My husband and I are taking a hybrid approach.  We are paying down our debt first by category.  Our priority is to first pay off all credit card debt before moving on to student loan debt, even though my student loan has a lower overall balance than one of our credit cards.  We have been paying down the credit cards based on Dave Ramsey’s suggestion of paying down the lowest cards first.  Doing this gave us an immediate shot of energy when we paid off the credit card with the lowest balance in the first month of becoming gazelle intense.  Yet, following this method, we are saving the largest credit card, which is also the credit card with the highest interest rate, for last.  Are we paying more in interest?  Yes, but I stay motivated by seeing debt disappear.

When paying down debt, determine which strategy works best for you and then stick with the plan.  Don’t concern yourself with how much interest you are paying, unless that motivates you to pay down debt more quickly.  Instead, just focus on how you can pay down the debt, in the order that works for you, as fast as possible.

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Last Edited: 10th February 2014

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Comments

    Share Your Thoughts:

  1. says

    The best advice I’ve heard for finding a balance there (highest interest with the lowest balance) is start with the debt you are paying the least principal on. For me it turned out to be my highest interest rate.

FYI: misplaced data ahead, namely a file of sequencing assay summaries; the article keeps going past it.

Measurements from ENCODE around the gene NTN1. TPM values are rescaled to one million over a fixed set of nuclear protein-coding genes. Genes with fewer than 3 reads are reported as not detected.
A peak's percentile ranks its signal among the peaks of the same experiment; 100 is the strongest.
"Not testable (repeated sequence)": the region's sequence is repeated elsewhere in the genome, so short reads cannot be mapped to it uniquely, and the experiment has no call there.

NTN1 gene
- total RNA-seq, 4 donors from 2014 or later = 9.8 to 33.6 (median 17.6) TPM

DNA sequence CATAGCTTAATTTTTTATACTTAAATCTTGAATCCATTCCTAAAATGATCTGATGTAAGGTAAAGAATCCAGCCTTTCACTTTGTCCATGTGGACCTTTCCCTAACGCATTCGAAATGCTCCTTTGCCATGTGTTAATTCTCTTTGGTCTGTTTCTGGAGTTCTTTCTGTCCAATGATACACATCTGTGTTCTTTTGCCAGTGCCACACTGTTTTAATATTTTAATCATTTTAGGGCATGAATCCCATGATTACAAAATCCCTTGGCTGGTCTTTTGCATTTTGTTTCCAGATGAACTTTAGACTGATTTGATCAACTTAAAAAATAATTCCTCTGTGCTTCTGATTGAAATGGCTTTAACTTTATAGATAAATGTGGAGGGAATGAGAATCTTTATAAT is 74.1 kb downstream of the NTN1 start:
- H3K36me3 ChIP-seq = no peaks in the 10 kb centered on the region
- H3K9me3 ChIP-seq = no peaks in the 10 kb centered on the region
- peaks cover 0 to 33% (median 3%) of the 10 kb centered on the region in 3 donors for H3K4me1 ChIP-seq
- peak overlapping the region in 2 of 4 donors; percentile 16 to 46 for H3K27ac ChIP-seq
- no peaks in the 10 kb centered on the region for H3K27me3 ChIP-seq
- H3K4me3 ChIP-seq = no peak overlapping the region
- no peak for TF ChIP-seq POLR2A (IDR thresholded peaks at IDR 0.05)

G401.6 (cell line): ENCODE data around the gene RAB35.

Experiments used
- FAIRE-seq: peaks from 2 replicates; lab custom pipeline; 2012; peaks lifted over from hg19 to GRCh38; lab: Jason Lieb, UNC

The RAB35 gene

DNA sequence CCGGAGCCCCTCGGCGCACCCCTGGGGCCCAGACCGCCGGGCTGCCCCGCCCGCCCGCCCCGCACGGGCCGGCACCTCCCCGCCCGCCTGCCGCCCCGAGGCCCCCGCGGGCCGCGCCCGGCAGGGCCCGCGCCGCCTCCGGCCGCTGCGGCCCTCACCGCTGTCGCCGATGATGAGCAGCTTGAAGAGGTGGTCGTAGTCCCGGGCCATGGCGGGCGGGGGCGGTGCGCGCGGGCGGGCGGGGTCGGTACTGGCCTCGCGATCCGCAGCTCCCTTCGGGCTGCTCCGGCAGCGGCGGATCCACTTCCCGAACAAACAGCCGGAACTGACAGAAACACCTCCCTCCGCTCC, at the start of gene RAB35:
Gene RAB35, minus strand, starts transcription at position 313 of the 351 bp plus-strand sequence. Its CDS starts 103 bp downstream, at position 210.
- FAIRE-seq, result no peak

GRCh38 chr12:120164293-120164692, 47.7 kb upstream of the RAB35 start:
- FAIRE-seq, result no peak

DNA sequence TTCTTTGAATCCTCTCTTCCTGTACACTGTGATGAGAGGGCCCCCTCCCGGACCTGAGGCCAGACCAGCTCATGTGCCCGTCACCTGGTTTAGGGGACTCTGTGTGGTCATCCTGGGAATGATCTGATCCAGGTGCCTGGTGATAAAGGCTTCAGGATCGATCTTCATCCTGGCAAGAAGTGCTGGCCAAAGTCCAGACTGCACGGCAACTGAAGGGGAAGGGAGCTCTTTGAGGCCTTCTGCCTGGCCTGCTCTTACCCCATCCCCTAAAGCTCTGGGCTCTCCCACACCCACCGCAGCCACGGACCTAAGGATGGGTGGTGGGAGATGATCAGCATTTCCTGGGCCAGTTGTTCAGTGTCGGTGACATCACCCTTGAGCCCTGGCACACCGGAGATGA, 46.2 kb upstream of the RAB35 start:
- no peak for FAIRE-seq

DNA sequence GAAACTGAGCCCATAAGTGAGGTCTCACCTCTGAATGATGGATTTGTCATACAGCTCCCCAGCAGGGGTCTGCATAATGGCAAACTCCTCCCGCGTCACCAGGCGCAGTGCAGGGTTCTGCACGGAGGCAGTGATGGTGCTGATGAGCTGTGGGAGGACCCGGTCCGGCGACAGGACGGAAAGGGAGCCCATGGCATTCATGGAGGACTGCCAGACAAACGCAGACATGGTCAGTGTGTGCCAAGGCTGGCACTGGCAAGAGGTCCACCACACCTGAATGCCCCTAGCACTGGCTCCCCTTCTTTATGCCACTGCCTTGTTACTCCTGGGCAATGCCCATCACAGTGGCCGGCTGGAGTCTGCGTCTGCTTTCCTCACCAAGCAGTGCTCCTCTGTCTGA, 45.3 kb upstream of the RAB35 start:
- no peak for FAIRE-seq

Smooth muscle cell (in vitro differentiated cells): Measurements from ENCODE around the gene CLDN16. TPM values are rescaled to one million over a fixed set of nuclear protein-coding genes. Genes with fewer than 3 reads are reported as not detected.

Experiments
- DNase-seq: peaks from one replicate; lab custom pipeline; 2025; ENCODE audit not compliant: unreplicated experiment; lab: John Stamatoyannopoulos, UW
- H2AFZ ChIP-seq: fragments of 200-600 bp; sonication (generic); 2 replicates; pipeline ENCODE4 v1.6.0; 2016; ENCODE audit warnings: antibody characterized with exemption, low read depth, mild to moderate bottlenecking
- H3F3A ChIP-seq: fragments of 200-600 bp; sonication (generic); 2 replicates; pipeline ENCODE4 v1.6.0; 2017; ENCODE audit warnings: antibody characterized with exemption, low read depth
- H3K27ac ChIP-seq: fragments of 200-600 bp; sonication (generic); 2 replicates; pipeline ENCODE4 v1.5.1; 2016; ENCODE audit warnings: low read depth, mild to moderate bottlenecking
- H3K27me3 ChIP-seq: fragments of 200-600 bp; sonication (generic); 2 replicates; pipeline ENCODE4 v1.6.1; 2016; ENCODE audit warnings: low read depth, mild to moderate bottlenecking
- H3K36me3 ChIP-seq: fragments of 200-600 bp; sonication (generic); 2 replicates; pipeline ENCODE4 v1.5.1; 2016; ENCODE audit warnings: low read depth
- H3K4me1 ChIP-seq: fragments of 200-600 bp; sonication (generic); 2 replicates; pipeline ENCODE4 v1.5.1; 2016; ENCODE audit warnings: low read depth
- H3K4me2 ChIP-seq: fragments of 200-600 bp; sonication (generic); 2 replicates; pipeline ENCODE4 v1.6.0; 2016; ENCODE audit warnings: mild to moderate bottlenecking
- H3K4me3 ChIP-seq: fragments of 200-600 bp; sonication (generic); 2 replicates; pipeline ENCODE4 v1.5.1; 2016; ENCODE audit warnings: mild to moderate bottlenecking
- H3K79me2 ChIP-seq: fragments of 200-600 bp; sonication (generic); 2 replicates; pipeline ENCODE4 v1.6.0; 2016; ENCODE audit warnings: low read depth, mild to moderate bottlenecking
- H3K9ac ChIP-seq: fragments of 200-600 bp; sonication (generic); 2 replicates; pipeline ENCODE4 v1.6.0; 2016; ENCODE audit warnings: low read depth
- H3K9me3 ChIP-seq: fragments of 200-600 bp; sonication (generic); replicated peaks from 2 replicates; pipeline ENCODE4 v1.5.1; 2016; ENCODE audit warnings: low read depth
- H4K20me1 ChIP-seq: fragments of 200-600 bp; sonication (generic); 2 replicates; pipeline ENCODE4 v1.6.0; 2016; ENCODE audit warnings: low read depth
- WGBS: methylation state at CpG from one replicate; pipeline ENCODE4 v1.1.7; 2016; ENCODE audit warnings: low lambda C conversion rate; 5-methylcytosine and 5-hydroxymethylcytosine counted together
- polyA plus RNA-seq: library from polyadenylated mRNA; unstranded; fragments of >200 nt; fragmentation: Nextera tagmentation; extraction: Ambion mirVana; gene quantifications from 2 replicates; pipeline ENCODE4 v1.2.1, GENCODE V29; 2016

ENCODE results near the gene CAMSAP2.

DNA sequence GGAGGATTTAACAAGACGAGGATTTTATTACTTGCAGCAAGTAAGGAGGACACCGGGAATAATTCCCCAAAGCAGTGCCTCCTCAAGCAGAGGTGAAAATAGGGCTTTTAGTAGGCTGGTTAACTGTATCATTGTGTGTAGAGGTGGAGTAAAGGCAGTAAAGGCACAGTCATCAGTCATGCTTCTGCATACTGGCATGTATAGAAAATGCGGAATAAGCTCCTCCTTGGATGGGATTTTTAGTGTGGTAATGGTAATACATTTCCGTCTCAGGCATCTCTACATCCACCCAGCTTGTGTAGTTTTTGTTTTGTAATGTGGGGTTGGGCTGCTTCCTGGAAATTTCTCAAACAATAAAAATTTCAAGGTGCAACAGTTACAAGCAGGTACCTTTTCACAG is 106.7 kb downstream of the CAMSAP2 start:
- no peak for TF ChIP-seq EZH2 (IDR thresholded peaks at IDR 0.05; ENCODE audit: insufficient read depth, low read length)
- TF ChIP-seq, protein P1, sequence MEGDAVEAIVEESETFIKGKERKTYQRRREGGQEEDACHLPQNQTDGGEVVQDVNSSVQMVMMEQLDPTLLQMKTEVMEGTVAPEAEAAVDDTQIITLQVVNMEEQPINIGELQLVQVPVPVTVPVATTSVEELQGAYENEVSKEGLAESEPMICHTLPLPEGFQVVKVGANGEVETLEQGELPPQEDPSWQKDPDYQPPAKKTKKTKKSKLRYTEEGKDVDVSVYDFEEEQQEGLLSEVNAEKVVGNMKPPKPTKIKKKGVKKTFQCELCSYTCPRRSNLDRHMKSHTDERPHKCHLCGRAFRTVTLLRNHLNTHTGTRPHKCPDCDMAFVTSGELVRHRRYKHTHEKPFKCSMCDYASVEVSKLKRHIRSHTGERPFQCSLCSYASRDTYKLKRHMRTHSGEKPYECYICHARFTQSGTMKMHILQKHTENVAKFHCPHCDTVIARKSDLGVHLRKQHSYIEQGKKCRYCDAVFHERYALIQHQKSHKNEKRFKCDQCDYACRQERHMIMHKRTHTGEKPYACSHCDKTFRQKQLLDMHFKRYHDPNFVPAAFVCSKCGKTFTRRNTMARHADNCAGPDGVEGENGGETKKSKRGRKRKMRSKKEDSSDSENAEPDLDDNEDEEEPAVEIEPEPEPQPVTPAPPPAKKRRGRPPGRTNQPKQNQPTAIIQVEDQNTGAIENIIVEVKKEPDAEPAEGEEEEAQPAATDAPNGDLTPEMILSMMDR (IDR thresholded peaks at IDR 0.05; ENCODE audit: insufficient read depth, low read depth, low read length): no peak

2. says

    When we were paying off debt I believe we did a hybrid approach of sorts where we would be paying off a couple of smaller $1000 debts first, and then moving on to the larger dollar debts – which we did in order of highest interest first.. It worked well for us – giving us the best of both worlds.

  3. Slick says

    I prefer highest interest rate first. I enjoy calculating how much interest is coming out of my pocket just by waking up in the morning. At one point it was $7 in interest per day! Now it’s down to about $2.

    It’s a good feeling knowing the banks aren’t making as much off me…

  4. Jeff says

    For those number crunchers out there – you could use Undebt.it to manage your debts. You can use either the snowball or avalache (highest interest) method.

  5. says

    What I do is look at the statements and put the most money toward the debt which incurs the highest amount of interest. This way, I’m not only paying down debt, but also preventing more interest from accumulating and adding to the balances. Of course, I don’t have a problem with not paying off a balance completely right away. I’m much more satisfied knowing that I’m saving on future interest charges but it’s not a plan for everyone.

      • says

        That’s an exclusion. Revolving debt is what it’s meant for–basically credit cards. The reason being is that only revolving debt keeps compounding new interest onto the balance to come up with a new amount. All other kinds are fixed interest amounts. Plus, when you can get student loan and mortgage at generally low rates combined with the tax deduction they usually provide, it’s best to keep those at their regular payments and concentrate on the rest that don’t offer you any benefit.

  6. says

    Good summary of the two camps. I’m in the debt snowball camp, but I’d be willing for a client to fudge a bit if they were sticking to their plan. The larger debts like student loans are almost like mortgages and good idea to pay off all unsecured debt first.

  7. says

    Hubby and I are in disagreement on this one. I think we should tackle the higher interest rates first, but he prefers to pay off lower balances first.

    I will admit that his makes some sense since it’s a card we can eliminate altogether once it’s paid in full.